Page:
The next big global launch for French carmaker Peugeot will be the 308 GTi – a hot version of the latest-generation 308 five-door hatch and due to arrive in market in October.
Peugeot Sport – meaning the performance arm of the Peugeot business. As reported by CarAdvice in June, two versions will be offered: the entry-level 308 GTi 250 with 184kW and 330Nm, while the range-topping 308 GTi 270 gets 200kW with the same torque output.
Both cars are powered by the same 1.6-litre turbo petrol sending power to the front wheels, and are available exclusively with a six-speed manual transmission, whereas the rival Golf GTI also offers a dual-clutch automatic gearbox.
Apart from the styling, the 308 GTi will rely on its impressive performance credentials to attract buyers. Tipping the scales at a skinny 1205kg (with fuel), it’s more than 100kg lighter than the Golf, giving it the best power-to-weight ration in its class.
Peugeot claims the 308 GTi 250 is capable of dashing from 0-100km/h in 6.2 seconds. The more powerful 308 GTi 270, which borrows its engine from the Peugeot RCZ R needs just 6.0 seconds flat for the same run.
Head of Communications for Peugeot UK, Kevin Jones, spoke exclusively to CarAdvice about the incoming 308 GTi at the recent Goodwood Festival of Speed.
On paper the 308 GTi looks to be the business, but what makes it more special than its rivals?
“For starters, our 1.6 turbo petrol engines develop considerably more power than the Golf GTI, even with our base model engine tune. By comparison, the base model Golf GTI is powered by a 2.0-litre turbocharged petrol engine developing 162kW/350Nm – enough to reach 100km/h in 6.5 seconds in manual guise, or 6.4 seconds with the optional DSG auto transmission. That’s well down on the 308 GTi.
“The 308 GTi 270 also gets a Torsen differential, so when you’re on the ground, going around corners, the Torsen, which is a mechanical differential, deploys all its traction to the outer, more grippy wheels. So cornering is enhanced, grip is enhanced, and balance is kept in check.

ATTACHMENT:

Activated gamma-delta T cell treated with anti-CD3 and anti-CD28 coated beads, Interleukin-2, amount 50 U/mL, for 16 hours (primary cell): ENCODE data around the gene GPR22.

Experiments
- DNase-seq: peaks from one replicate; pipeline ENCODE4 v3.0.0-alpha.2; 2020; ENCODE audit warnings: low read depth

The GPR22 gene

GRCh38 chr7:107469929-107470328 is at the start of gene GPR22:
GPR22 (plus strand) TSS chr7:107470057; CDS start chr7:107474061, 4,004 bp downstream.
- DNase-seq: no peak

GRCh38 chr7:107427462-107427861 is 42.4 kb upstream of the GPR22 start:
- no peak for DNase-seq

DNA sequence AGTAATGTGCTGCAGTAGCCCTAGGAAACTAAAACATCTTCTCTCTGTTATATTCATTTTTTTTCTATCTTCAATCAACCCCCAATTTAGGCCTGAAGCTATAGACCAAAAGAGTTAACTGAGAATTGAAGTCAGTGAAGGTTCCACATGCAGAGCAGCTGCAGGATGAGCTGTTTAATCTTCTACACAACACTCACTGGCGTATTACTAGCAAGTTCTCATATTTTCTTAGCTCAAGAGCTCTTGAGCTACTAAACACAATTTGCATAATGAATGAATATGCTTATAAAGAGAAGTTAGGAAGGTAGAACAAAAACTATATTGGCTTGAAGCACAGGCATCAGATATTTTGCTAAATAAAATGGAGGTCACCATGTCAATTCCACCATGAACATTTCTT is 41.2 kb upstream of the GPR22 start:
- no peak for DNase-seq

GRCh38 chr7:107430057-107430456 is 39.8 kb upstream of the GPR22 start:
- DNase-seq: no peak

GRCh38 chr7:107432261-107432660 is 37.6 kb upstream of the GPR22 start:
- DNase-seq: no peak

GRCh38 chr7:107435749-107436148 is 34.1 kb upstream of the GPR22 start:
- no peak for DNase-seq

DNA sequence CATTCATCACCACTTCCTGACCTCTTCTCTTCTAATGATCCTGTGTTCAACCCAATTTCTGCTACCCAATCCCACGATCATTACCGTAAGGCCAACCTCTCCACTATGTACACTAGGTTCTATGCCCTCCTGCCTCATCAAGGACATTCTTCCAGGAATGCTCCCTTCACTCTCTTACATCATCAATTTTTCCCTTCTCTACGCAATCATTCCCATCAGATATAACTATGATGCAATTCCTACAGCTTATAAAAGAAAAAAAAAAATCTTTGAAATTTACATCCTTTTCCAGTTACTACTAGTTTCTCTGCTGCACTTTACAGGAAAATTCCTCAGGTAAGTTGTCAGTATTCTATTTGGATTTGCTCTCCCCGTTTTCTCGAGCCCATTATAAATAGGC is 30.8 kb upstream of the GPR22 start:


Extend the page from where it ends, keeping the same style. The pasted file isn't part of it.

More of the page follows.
“The roll bars are actually thinner, as we wanted more grip through the pliability of the chassis – in the true spirit of why the 205 GTI was so popular, because it had a fluidity and when you’re changing direction quickly, it’s all very well to have bone-jarring ride, but sometimes you want grip more than you want to lessen the angle of lean.
“I mean this car has very little body roll anyway. The Torsen diff ensures the grip goes to the outside wheels, as well. With good tyres and an excellent chassis set up, this is a very, very quick vehicle.
“The 308 GTi 270 also has floating-hub brakes (aluminium hubs and steel discs), as on the RCZ R, and heavily bolstered bucket seats, so you feel completely shrouded in the vehicle.”
So, Kevin, why set your sights on Volkswagen and Ford with the 308 GTi?
“We do target Volkswagen; I’ll be perfectly honest. The sector is dominated by Golf and Focus, and yet we’ve got a car in the 308 that in dynamic terms, quality terms, interior aesthetics and function terms, we think it’s got everything over and above these competitor cars. We just need to make people more aware of our vehicles.
“It’s all about desirability, and also GTi last year, as you might know, celebrated 30 years with Peugeot – so the brand is on this journey that includes GT Line, which is the GT look, we have GTs and now we have GTi.
There’s now a strand of sportiness that is manifesting itself at the top level with Peugeot Sport development, and it’s a strong strategy.”
What about the all-new Ford Focus RS and Golf R, do you have a 308 GTi rival aimed at the pointy end of the performance hatch segment?
“Well, yes, what we have here on the stand at Goodwood is the 500hp 308 R Hybrid (above), which makes its European debut here.
“It’s billed as being a car for the future, but we’re not calling it a concept, because it’s not a question of if, it’s more a question of when we might produce such a car.
“There’s got a hybrid motor both driving the front and rear axles – so it’s four-wheel drive, combined with the 270hp 1.6-litre engine from the 308 GTi – for a combined 500hp (373kW) and 730Nm of torque. Not only can it go from standstill to 100km/h in less than four seconds, it also has a remarkably low CO2 output of 70g/km, so this is the future.”
“It’s also got a number of drive modes that utilise its dual motor versatility and extra power.
“You’ve got ZEV for driving with ultra-low emissions, Ultimate grip for for the maximum 500hp, along with many other selective modes like Road, Track and Hot Lap for high grip and maximum acceleration conditions, for example”.
It sounds like something far more niche than the Golf R and Focus RS, so what will it actually compete with?